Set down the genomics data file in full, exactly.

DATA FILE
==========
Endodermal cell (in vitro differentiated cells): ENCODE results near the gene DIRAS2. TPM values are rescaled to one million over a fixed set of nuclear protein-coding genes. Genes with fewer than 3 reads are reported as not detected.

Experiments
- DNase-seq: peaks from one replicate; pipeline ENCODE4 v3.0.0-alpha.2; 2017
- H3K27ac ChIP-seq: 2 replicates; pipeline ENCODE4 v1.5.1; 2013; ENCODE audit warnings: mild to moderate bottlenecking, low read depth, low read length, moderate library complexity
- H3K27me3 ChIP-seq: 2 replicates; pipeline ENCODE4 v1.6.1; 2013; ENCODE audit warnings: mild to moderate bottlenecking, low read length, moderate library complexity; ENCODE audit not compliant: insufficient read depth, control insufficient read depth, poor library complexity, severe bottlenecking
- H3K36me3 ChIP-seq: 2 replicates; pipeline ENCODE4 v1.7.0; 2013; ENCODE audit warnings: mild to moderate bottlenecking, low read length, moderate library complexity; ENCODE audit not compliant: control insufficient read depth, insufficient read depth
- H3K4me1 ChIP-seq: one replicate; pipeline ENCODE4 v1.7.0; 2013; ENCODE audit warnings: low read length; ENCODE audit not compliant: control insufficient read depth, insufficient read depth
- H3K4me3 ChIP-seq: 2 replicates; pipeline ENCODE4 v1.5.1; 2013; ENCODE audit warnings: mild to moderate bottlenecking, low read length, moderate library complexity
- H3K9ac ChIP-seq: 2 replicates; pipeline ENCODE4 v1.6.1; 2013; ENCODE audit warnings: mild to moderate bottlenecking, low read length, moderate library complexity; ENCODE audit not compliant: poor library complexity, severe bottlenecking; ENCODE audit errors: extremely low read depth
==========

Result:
Endodermal cell (in vitro differentiated cells): ENCODE results near the gene DIRAS2. TPM values are rescaled to one million over a fixed set of nuclear protein-coding genes. Genes with fewer than 3 reads are reported as not detected.

Experiments
- DNase-seq: peaks from one replicate; pipeline ENCODE4 v3.0.0-alpha.2; 2017
- H3K27ac ChIP-seq: 2 replicates; pipeline ENCODE4 v1.5.1; 2013; ENCODE audit warnings: mild to moderate bottlenecking, low read depth, low read length, moderate library complexity
- H3K27me3 ChIP-seq: 2 replicates; pipeline ENCODE4 v1.6.1; 2013; ENCODE audit warnings: mild to moderate bottlenecking, low read length, moderate library complexity; ENCODE audit not compliant: insufficient read depth, control insufficient read depth, poor library complexity, severe bottlenecking
- H3K36me3 ChIP-seq: 2 replicates; pipeline ENCODE4 v1.7.0; 2013; ENCODE audit warnings: mild to moderate bottlenecking, low read length, moderate library complexity; ENCODE audit not compliant: control insufficient read depth, insufficient read depth
- H3K4me1 ChIP-seq: one replicate; pipeline ENCODE4 v1.7.0; 2013; ENCODE audit warnings: low read length; ENCODE audit not compliant: control insufficient read depth, insufficient read depth
- H3K4me3 ChIP-seq: 2 replicates; pipeline ENCODE4 v1.5.1; 2013; ENCODE audit warnings: mild to moderate bottlenecking, low read length, moderate library complexity
- H3K9ac ChIP-seq: 2 replicates; pipeline ENCODE4 v1.6.1; 2013; ENCODE audit warnings: mild to moderate bottlenecking, low read length, moderate library complexity; ENCODE audit not compliant: poor library complexity, severe bottlenecking; ENCODE audit errors: extremely low read depth